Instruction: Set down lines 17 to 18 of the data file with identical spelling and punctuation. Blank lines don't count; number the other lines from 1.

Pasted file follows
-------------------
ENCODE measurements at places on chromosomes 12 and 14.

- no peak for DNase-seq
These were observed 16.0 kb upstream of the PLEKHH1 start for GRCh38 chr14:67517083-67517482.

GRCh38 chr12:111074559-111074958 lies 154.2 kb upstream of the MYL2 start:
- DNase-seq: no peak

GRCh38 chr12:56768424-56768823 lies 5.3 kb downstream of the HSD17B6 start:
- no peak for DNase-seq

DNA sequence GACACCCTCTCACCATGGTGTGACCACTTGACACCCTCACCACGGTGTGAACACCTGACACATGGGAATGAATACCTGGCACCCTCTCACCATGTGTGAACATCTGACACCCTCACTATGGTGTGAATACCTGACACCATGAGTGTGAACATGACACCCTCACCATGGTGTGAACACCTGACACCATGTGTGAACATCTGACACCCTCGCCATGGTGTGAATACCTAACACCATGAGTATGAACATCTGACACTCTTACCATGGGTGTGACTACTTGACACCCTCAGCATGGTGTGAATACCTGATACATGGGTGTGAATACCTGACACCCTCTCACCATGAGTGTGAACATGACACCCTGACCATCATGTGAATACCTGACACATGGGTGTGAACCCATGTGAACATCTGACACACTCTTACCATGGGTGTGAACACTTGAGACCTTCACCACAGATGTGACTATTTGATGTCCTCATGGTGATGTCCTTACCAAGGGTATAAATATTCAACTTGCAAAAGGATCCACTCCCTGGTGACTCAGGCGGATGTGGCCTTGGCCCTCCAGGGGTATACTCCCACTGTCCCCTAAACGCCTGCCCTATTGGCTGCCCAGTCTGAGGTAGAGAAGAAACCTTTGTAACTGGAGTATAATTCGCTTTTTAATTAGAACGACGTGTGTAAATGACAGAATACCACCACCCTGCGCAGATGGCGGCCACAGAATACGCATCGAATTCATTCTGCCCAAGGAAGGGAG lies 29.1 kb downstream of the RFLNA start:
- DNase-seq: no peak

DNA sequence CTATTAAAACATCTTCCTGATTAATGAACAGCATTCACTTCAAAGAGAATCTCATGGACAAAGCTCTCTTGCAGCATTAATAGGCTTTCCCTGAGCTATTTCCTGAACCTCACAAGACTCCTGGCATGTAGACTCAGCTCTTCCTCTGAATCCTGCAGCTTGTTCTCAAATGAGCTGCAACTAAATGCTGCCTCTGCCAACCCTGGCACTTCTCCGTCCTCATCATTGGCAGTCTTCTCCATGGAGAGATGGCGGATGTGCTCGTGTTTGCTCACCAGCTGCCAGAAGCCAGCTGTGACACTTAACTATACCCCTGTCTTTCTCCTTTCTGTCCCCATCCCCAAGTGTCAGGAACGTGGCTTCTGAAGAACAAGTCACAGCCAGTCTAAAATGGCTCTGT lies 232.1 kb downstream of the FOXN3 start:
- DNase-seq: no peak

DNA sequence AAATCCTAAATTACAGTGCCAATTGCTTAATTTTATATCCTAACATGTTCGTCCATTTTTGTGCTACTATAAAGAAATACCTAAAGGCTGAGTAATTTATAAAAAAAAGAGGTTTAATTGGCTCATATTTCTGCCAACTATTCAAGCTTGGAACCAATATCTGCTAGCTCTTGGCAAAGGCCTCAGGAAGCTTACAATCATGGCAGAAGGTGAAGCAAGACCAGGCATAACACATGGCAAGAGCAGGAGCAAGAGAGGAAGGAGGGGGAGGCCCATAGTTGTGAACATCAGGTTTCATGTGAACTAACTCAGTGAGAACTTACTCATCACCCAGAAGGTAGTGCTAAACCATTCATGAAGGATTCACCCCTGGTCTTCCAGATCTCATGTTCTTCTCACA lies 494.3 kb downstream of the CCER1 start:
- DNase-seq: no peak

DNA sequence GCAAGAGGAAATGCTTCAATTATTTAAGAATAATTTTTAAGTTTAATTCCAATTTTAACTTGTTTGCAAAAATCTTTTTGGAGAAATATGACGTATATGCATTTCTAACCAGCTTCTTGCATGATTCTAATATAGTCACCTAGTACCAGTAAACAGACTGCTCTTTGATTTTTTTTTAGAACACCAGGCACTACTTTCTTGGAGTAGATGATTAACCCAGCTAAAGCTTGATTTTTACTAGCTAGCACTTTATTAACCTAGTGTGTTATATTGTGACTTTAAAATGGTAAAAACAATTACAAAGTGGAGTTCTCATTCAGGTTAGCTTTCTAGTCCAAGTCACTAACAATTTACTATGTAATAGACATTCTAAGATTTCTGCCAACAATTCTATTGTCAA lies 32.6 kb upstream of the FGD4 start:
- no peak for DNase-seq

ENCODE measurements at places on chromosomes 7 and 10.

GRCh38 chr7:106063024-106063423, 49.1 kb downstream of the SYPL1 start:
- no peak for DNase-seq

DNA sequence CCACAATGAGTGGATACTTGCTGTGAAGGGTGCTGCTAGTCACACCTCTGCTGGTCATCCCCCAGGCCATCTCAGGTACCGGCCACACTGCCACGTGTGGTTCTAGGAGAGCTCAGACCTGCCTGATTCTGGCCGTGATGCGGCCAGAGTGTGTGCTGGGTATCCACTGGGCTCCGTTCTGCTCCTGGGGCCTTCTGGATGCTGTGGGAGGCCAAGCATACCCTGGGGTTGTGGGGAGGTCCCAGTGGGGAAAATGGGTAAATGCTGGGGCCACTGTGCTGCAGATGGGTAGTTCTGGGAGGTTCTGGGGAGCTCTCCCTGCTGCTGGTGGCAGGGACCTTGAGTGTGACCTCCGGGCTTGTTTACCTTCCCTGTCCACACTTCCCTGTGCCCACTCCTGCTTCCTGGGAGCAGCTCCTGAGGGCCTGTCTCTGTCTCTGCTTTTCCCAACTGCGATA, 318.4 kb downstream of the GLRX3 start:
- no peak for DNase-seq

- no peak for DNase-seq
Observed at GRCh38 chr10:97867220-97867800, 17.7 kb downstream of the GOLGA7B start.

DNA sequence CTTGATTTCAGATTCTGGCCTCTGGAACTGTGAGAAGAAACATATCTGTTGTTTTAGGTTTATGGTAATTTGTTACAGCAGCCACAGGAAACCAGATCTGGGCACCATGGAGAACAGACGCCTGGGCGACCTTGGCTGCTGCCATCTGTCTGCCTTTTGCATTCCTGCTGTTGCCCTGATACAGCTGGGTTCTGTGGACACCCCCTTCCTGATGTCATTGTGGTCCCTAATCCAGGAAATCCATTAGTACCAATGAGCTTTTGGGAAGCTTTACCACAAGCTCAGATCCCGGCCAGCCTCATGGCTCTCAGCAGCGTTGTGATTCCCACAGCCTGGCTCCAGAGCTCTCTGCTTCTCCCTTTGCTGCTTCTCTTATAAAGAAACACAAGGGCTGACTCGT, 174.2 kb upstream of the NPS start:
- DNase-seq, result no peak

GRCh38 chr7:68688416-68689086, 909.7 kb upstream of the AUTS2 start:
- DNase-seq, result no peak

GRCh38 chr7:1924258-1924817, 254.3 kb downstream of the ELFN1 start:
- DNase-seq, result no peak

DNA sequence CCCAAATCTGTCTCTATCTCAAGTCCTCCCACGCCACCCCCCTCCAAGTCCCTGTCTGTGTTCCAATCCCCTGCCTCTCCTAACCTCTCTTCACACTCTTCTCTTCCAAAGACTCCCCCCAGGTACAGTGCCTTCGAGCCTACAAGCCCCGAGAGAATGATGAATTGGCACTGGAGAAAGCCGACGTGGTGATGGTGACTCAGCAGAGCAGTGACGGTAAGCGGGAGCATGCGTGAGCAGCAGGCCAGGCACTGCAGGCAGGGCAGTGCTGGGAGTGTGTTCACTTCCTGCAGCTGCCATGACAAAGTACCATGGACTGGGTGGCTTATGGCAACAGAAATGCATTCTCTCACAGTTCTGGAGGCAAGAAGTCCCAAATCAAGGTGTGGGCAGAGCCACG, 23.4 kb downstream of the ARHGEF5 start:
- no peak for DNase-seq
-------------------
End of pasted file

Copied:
GRCh38 chr7:106063024-106063423, 49.1 kb downstream of the SYPL1 start:
- no peak for DNase-seq